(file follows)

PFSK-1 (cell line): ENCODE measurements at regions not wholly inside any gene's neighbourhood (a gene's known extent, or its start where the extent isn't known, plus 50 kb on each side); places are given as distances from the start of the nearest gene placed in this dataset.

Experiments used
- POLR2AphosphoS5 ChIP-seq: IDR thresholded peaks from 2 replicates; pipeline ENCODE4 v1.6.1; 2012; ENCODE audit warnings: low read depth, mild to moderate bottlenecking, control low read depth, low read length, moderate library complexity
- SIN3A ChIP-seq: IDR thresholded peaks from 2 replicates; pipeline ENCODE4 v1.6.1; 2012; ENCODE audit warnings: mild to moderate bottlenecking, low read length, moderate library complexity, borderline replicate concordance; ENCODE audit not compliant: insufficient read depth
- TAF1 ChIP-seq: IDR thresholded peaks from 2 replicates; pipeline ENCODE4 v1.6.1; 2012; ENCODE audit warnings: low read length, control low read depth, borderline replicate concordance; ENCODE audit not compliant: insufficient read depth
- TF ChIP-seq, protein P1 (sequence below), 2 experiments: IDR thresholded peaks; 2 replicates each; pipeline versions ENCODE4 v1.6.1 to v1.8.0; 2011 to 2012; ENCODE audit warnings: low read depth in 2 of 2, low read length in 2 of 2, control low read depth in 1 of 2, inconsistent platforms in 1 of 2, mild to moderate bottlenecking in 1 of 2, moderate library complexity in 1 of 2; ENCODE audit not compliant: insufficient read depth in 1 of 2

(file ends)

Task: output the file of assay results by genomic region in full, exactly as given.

PFSK-1 (cell line): ENCODE measurements at regions not wholly inside any gene's neighbourhood (a gene's known extent, or its start where the extent isn't known, plus 50 kb on each side); places are given as distances from the start of the nearest gene placed in this dataset.

Experiments used
- POLR2AphosphoS5 ChIP-seq: IDR thresholded peaks from 2 replicates; pipeline ENCODE4 v1.6.1; 2012; ENCODE audit warnings: low read depth, mild to moderate bottlenecking, control low read depth, low read length, moderate library complexity
- SIN3A ChIP-seq: IDR thresholded peaks from 2 replicates; pipeline ENCODE4 v1.6.1; 2012; ENCODE audit warnings: mild to moderate bottlenecking, low read length, moderate library complexity, borderline replicate concordance; ENCODE audit not compliant: insufficient read depth
- TAF1 ChIP-seq: IDR thresholded peaks from 2 replicates; pipeline ENCODE4 v1.6.1; 2012; ENCODE audit warnings: low read length, control low read depth, borderline replicate concordance; ENCODE audit not compliant: insufficient read depth
- TF ChIP-seq, protein P1 (sequence below), 2 experiments: IDR thresholded peaks; 2 replicates each; pipeline versions ENCODE4 v1.6.1 to v1.8.0; 2011 to 2012; ENCODE audit warnings: low read depth in 2 of 2, low read length in 2 of 2, control low read depth in 1 of 2, inconsistent platforms in 1 of 2, mild to moderate bottlenecking in 1 of 2, moderate library complexity in 1 of 2; ENCODE audit not compliant: insufficient read depth in 1 of 2